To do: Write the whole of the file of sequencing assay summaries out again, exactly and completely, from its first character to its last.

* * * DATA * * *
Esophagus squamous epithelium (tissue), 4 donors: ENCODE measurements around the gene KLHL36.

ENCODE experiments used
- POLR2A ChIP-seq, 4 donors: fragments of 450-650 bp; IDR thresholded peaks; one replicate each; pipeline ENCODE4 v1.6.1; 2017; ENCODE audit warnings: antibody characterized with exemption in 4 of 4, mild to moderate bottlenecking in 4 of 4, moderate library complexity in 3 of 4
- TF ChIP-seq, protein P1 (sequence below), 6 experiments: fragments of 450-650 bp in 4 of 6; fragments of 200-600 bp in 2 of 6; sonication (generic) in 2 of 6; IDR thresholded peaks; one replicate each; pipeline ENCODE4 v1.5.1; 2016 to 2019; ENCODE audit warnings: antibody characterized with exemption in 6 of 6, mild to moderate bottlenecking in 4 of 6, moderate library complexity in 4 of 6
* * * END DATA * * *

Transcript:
Esophagus squamous epithelium (tissue), 4 donors: ENCODE measurements around the gene KLHL36.

ENCODE experiments used
- POLR2A ChIP-seq, 4 donors: fragments of 450-650 bp; IDR thresholded peaks; one replicate each; pipeline ENCODE4 v1.6.1; 2017; ENCODE audit warnings: antibody characterized with exemption in 4 of 4, mild to moderate bottlenecking in 4 of 4, moderate library complexity in 3 of 4
- TF ChIP-seq, protein P1 (sequence below), 6 experiments: fragments of 450-650 bp in 4 of 6; fragments of 200-600 bp in 2 of 6; sonication (generic) in 2 of 6; IDR thresholded peaks; one replicate each; pipeline ENCODE4 v1.5.1; 2016 to 2019; ENCODE audit warnings: antibody characterized with exemption in 6 of 6, mild to moderate bottlenecking in 4 of 6, moderate library complexity in 4 of 6